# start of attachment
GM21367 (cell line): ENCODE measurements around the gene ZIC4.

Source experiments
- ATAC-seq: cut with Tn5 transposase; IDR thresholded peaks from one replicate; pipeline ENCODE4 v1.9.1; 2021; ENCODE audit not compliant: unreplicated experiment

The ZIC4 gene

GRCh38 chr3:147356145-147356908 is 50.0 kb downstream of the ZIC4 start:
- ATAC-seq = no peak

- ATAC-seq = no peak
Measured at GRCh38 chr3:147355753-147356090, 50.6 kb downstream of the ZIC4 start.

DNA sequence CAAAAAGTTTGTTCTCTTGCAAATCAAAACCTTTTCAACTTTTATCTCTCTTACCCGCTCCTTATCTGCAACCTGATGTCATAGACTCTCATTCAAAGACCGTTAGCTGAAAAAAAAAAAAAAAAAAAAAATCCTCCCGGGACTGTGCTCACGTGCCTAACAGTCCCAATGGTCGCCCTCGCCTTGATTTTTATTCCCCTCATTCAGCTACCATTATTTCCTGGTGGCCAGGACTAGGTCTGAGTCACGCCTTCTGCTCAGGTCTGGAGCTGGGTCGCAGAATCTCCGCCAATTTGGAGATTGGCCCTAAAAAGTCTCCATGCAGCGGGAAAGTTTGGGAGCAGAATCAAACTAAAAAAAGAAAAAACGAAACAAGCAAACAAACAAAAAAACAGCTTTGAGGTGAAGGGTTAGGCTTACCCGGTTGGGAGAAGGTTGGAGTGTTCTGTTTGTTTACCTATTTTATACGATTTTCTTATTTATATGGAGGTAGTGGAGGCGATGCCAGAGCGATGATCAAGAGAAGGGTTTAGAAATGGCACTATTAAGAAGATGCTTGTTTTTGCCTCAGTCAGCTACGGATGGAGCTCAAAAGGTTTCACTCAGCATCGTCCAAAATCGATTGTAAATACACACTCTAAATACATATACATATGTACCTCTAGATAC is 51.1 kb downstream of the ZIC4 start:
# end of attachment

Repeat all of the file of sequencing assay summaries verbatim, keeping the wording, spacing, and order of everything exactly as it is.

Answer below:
GM21367 (cell line): ENCODE measurements around the gene ZIC4.

Source experiments
- ATAC-seq: cut with Tn5 transposase; IDR thresholded peaks from one replicate; pipeline ENCODE4 v1.9.1; 2021; ENCODE audit not compliant: unreplicated experiment

The ZIC4 gene

GRCh38 chr3:147356145-147356908 is 50.0 kb downstream of the ZIC4 start:
- ATAC-seq = no peak

- ATAC-seq = no peak
Measured at GRCh38 chr3:147355753-147356090, 50.6 kb downstream of the ZIC4 start.

DNA sequence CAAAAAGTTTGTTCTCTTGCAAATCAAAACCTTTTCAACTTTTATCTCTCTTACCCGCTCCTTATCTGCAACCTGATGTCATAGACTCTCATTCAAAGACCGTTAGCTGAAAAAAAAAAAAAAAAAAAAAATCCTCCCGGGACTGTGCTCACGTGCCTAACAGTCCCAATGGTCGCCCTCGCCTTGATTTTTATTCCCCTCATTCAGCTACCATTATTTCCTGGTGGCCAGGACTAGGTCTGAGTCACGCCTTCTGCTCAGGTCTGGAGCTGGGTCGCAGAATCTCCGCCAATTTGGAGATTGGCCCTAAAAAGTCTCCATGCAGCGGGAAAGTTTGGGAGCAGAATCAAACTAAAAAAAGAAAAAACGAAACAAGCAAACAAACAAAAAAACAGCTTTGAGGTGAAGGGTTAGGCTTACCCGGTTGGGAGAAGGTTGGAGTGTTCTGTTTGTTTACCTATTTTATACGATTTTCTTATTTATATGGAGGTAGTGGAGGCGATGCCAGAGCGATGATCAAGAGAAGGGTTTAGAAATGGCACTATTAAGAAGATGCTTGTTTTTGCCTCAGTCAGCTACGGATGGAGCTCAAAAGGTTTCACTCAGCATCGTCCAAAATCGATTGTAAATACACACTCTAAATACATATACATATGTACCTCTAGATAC is 51.1 kb downstream of the ZIC4 start: